So I temporarily escaped Finland and we pitched ourselves to the guys at Burton.
I’ll never forget that first meeting. Five of the team (three from Nokia and two from our agency, Hyper) trooped into the marketing meeting room at Burton Headquarters in Burlington, Vermont.
We presented from the slides we’d carefully crafted and, frankly, were met with a rich mix of amazement, wonder, suspicion and scepticism. “You guys really think you can do that?!” seemed to be the response we were met with. However, to their credit the Burton team saw the potential of what we were talking about and wanted to join forces.
From there we worked through the summer, investing seed funding towards hiring a brilliant team of product developers and starting to assemble some idea of what was possible.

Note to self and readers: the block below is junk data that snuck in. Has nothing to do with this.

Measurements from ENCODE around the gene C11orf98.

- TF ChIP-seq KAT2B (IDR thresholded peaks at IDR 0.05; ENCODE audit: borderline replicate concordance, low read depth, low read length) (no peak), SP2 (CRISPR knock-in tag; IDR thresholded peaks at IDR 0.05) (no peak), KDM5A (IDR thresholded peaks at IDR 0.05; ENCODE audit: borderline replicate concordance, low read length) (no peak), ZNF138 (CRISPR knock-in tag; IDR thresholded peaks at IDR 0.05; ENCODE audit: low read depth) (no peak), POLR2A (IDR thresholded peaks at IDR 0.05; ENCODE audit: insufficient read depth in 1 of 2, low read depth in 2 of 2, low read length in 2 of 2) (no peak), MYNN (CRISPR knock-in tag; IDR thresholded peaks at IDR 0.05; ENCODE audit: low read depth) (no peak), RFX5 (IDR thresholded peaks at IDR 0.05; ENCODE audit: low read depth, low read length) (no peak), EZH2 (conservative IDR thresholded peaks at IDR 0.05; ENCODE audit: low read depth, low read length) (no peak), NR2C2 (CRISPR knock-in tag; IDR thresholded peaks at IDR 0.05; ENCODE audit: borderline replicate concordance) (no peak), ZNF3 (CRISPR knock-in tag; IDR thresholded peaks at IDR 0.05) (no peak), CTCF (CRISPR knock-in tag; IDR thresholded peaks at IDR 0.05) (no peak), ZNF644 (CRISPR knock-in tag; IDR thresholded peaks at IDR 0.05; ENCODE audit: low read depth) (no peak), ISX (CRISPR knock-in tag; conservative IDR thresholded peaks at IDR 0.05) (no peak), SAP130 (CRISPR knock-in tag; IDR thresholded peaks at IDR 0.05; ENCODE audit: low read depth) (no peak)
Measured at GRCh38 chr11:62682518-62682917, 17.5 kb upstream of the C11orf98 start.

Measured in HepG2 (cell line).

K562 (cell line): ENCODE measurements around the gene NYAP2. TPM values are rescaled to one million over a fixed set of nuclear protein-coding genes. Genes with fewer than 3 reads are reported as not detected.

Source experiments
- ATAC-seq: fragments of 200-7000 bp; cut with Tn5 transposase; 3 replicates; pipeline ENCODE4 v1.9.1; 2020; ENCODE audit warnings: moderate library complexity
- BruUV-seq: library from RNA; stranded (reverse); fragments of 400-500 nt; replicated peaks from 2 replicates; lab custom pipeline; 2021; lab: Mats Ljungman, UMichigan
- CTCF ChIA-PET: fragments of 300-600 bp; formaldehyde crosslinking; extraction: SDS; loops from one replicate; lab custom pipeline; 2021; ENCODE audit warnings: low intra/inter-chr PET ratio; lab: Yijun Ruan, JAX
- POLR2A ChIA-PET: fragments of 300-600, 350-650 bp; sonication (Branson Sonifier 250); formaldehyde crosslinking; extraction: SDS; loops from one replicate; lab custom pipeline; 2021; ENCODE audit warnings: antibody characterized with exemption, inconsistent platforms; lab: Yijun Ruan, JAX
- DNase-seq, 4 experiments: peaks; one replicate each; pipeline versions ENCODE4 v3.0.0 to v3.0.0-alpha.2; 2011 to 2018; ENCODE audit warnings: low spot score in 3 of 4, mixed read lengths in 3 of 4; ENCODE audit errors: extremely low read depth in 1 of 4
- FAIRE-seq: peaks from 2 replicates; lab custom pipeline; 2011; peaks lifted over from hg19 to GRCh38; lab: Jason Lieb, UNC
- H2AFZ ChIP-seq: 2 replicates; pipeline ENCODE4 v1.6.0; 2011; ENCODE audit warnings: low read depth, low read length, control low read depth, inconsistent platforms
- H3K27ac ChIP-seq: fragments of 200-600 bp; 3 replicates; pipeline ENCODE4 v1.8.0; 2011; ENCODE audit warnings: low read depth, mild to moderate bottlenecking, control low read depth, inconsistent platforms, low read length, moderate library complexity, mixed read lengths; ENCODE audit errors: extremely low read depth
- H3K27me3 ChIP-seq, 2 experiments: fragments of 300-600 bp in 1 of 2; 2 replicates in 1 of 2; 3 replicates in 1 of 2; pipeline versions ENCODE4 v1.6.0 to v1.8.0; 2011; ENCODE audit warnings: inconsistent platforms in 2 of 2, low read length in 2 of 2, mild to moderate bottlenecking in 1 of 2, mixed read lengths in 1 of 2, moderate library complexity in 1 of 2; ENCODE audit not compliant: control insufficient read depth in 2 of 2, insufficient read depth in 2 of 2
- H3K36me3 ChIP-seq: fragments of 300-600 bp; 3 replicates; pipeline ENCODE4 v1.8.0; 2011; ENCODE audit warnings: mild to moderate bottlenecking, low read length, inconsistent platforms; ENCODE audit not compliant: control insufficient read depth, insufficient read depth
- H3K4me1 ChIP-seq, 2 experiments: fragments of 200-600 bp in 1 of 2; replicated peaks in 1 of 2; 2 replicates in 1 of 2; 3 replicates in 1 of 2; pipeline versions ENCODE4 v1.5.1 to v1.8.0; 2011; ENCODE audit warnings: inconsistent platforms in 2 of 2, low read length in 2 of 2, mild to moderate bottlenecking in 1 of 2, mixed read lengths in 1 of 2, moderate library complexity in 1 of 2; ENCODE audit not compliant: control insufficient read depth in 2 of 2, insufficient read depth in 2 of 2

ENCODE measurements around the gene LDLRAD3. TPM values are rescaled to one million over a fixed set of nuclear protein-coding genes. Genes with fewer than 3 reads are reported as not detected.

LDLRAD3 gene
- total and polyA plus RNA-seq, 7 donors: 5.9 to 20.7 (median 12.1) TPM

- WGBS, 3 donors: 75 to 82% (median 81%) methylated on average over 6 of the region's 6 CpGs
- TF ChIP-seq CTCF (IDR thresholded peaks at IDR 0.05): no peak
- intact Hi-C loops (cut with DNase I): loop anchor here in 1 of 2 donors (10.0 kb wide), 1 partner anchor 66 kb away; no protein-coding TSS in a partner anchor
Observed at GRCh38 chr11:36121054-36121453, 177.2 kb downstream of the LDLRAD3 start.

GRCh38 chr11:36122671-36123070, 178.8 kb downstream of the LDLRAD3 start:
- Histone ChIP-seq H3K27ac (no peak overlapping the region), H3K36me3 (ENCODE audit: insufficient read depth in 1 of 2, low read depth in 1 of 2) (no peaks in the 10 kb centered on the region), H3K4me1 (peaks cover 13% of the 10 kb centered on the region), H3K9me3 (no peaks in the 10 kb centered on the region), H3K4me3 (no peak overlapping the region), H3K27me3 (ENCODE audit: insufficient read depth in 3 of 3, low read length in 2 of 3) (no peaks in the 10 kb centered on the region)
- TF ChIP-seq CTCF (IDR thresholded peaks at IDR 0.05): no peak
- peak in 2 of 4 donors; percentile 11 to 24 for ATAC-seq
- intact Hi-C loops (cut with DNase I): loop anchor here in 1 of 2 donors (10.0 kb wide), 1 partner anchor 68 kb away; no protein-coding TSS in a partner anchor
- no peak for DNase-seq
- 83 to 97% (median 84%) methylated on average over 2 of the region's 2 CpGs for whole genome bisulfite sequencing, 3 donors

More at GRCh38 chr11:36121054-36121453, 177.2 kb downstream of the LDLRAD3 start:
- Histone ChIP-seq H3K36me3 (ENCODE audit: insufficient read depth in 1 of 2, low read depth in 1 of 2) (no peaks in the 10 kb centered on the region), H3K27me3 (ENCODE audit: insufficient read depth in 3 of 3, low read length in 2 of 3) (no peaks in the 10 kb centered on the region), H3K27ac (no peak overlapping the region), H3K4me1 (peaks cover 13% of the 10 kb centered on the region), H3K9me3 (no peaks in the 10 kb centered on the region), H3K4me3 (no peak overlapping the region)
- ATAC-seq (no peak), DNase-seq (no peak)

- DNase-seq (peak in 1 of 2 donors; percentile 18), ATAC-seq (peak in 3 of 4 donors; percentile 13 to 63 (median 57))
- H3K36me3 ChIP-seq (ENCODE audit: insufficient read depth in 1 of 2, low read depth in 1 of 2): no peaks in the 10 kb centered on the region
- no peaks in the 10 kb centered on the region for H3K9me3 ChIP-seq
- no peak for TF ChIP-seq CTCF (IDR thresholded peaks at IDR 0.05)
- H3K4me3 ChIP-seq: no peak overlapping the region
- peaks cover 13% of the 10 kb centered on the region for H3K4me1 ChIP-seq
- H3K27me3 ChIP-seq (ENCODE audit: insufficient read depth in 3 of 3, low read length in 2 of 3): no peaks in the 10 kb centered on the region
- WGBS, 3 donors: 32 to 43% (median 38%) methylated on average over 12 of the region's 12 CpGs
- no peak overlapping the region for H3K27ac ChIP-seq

As we worked on the project we refined our thoughts on what we wanted it to be and not to be. A lot of the discussion was around how the project would complement a lot of what’s already happening in the sport and also make it even more fun for the people that would opt to use it (if we got to mass production stage). We also want it to have the potential to allow anyone to get involved – so we’ve already released the test data and we’re producing a framework to make it easy for developers to create apps, games or whatever their imagination comes up with (huge thanks to Clovis for his work on this). Again, the mass participation of this will probably rely on taking the well-crafted hardware protos that we’re making and turn them into a commercially viable product.